If Looking For Better Laker Offense, Don’t Look At The Pick & Roll

Darius Soriano —  May 23, 2011

This past season, the Lakers were one of the best offensive teams in the league. They may have finished the season ranked 6th in offensive efficiency (which is still excellent), but for most of the year they were in the top 5 and spent a good portion of the campaign in the top 2 or 3. If the Lakers had a weakness, it wasn’t on offense.

That said, when the Lakers flamed out of the playoffs they were clearly struggling to score the ball consistently. Of their 10 playoff games, the Lakers scored 100 points or more only 3 times and in the Dallas series they never topped 94 (with 2 of the 4 defeats producing 86 points or less).

There were many reasons the Lakers didn’t score the ball well – lack of outside shooting, the horrid slump of Pau Gasol, etc – but the fact remains that the Lakers became predicatble on offense and couldn’t execute well enough to overcome that fact. This led many to ask what the Lakers should be doing differently on offense with many saying that they should have mirrored what their opponents were doing by repeatedly going to the pick and roll to get those needed baskets.

I mean, if Chris Paul could run the P&R with the poor big men he had at his disposal and the Mavs could run the P&R with JJ Barrea killing the Lakers D by navigating screens and either getting his own shot or setting up a teammate, the Lakers should be able to do the same thing.  Logic says put ball in the hands of Kobe and then incorportate one of the Lakers’ supremely talented big men, and they’d be able to generate some needed points. After all, with the Lakers possessing a fantastic guard and a slew of excellent bigs, they must be a good pick and roll team, right? Right?

Wrong.

Based off the statistical and video scouting service My Synergy Sports, the Lakers were actually one of the lesser P&R teams in the league. Sure, they have the ingredients to run the action but the end result of that recipe wasn’t very tasty. Some numbers for your ingestion (all via Synergy):

*On the year, the Lakers ranked 30th out of 30 teams in points per possession when the ball handler shot in P&R situations. Dead last. If you want to look at shooting percentage rather than points generated, the story is just as ugly with Laker ball handlers only knocking down 37 of their field goals and 31.5% of their three pointers in P&R situations.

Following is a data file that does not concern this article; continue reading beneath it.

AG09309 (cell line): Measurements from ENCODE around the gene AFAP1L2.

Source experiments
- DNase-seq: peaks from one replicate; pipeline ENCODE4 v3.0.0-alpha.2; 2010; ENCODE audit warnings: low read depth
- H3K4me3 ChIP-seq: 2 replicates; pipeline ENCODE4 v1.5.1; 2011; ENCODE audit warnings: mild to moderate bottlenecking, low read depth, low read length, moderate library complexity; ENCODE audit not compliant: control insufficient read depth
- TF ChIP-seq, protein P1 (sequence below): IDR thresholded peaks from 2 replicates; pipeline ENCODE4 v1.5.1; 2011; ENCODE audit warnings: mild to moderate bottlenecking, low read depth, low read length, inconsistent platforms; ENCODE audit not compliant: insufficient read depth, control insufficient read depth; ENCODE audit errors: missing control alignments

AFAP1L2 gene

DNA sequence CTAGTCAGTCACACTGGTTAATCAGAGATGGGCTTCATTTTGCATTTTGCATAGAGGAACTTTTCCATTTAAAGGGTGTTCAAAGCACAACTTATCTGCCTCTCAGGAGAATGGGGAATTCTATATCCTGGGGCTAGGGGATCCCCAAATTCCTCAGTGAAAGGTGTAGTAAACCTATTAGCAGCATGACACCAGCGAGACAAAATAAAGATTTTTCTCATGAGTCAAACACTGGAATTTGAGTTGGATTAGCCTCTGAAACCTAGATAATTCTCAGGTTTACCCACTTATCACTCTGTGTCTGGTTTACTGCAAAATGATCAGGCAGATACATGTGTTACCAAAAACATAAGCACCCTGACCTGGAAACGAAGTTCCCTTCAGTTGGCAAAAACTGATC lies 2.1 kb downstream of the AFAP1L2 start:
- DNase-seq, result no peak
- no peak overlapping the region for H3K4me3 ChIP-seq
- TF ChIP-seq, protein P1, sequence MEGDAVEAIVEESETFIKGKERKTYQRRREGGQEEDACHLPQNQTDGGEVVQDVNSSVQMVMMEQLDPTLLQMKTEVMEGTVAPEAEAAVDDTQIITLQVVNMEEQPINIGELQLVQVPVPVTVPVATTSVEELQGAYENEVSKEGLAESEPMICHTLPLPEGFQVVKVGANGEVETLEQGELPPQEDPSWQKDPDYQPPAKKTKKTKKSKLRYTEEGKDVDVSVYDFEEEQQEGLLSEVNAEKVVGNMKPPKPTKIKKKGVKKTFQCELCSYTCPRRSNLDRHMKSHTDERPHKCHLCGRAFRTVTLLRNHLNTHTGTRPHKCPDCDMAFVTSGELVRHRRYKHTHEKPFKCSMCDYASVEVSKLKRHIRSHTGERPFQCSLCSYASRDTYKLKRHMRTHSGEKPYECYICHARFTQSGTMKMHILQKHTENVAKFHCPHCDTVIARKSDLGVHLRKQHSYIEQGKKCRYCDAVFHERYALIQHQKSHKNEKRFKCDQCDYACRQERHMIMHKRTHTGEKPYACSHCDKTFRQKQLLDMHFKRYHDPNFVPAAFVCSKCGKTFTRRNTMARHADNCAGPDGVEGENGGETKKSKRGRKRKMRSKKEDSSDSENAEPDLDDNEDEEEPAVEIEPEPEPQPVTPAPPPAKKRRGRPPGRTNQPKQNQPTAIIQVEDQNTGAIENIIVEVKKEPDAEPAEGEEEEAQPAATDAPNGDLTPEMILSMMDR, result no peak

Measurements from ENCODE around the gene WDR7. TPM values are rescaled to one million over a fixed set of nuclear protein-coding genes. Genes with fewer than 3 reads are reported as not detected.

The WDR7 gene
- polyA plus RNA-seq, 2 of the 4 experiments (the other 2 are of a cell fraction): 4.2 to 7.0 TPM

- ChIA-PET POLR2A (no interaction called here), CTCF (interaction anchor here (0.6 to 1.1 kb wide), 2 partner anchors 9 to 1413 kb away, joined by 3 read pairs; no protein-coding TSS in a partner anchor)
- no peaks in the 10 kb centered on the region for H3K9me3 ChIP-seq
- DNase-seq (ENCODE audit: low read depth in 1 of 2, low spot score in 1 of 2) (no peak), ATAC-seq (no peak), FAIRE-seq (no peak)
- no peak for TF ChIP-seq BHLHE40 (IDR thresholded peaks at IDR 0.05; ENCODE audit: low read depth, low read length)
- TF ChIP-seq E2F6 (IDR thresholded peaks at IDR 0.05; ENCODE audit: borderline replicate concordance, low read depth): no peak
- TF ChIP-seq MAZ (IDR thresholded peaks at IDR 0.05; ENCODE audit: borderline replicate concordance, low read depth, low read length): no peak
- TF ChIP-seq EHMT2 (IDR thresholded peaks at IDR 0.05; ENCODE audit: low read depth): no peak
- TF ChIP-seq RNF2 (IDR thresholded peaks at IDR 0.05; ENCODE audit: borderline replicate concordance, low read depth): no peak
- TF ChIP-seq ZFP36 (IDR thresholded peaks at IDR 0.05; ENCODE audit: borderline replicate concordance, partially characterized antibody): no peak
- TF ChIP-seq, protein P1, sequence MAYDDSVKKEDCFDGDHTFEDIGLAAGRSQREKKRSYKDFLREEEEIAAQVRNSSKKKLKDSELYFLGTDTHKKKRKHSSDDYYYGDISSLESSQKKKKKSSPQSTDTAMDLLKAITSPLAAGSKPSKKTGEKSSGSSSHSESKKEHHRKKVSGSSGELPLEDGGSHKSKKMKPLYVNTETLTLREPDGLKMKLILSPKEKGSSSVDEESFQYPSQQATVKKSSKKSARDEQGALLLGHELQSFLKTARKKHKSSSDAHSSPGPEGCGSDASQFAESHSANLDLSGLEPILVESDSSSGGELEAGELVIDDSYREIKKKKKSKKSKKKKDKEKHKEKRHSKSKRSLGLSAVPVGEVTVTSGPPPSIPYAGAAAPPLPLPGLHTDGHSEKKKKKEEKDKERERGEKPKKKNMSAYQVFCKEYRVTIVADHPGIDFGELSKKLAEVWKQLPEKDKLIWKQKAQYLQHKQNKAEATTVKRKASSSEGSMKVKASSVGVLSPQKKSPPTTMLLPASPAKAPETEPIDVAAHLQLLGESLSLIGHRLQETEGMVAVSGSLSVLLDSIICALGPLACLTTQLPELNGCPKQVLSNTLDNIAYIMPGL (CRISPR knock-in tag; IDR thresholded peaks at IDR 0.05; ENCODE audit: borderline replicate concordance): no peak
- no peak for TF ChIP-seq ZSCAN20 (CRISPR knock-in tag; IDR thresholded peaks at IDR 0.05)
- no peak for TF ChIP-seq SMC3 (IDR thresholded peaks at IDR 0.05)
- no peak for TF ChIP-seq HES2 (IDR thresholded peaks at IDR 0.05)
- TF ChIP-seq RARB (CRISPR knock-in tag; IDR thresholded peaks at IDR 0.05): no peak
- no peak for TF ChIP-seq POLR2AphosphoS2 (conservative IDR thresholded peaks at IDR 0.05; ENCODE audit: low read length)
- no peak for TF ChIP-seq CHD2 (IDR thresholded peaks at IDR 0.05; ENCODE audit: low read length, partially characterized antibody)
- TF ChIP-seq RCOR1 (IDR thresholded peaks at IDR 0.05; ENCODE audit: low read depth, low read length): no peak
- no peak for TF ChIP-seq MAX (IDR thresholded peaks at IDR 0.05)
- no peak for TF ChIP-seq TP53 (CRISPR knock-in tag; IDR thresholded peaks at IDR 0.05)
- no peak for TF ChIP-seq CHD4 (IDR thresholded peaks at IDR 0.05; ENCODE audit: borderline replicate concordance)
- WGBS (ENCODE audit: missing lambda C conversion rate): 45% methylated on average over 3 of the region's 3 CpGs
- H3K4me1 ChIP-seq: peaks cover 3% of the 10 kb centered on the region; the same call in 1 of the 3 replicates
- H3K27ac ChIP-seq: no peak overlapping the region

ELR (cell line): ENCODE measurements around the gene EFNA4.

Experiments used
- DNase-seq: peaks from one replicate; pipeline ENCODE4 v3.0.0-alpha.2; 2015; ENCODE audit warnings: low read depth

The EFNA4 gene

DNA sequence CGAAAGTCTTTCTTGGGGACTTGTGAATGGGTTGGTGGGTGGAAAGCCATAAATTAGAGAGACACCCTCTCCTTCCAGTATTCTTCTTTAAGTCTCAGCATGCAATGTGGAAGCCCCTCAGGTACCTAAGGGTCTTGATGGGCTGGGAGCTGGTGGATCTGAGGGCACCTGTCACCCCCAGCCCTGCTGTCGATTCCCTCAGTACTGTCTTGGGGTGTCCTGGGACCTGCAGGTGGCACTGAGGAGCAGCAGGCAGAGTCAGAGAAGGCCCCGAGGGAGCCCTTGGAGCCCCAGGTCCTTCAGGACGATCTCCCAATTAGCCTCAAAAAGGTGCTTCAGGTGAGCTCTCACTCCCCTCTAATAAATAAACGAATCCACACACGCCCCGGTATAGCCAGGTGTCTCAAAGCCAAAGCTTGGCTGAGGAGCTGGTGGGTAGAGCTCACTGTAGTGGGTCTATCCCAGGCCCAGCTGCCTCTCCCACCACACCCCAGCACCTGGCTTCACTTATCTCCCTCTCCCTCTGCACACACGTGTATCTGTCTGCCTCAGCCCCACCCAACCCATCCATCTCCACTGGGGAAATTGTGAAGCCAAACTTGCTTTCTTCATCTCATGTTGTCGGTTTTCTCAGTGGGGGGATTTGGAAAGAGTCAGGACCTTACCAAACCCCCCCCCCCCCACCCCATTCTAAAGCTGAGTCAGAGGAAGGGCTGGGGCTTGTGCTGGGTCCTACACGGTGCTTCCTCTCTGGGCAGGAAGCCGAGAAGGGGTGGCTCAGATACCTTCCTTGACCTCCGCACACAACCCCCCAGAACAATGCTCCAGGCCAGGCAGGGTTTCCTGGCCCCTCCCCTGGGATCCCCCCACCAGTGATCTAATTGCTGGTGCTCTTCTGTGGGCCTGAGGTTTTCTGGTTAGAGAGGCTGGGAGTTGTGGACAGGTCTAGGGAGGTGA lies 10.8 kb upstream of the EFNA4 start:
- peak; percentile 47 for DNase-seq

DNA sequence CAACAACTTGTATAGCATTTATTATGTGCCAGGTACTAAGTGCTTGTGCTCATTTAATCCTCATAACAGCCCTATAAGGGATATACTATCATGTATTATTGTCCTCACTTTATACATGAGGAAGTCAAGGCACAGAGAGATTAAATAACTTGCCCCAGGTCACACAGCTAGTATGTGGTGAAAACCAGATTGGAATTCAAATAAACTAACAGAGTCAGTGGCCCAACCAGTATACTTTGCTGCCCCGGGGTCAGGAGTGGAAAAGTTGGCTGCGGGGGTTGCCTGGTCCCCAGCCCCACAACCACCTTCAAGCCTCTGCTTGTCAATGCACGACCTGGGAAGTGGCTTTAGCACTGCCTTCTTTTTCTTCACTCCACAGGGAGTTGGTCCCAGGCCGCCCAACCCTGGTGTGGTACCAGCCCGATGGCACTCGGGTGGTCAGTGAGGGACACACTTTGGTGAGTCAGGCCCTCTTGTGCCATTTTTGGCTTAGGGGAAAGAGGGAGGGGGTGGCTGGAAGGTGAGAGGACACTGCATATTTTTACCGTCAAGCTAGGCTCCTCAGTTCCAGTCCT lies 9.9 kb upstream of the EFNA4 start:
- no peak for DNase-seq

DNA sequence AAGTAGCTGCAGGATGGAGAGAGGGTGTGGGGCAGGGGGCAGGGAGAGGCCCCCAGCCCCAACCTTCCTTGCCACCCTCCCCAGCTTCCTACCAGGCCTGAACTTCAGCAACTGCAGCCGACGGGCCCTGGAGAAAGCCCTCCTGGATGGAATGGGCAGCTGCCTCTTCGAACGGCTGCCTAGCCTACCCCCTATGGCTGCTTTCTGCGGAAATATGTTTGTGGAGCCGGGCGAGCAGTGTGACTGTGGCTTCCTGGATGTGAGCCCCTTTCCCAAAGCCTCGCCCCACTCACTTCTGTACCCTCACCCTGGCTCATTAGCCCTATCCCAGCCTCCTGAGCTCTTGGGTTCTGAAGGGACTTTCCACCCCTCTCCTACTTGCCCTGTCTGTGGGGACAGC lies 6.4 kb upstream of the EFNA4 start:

*On the year, the Lakers ranked 13th out of 30 teams in points per possession when the roll man took a shot in P&R situations. That puts them in the upper half of the league, but only barely. If looking at field goal percentage, the Lakers roll men hit a respectable yet not earth shattering 49.4% of their field goals in P&R situations.

Granted, there are other ways to generate points in the P&R besides having the ball handler or the roll man shoot. Unfortunately Synergy doesn’t track these numbers, but I’d bet that the Lakers are no better in generating points out of the other types of actions that develop from running the P&R. My reasons for this are simple:

*Besides the ball handler or the roll man shooting, the most frequent type of shot that would be generated out of a P&R situation are spot up jumpers. When teams run the P&R, one major goal is to collapse the defense and then kick the ball to open shooters that position themselves around the three point arc. On the year, the Lakers were the 12th best team in points per possession in spot up situations; a ranking that isn’t much better than what they produce when the roll man in the P&R shoots.

*The Lakers aren’t a good three point shooting team, only making 37% of their three point shots on spot up situations. Hence, they knocked down a relatively low percentage of the shots that would be made available in the scenario described above.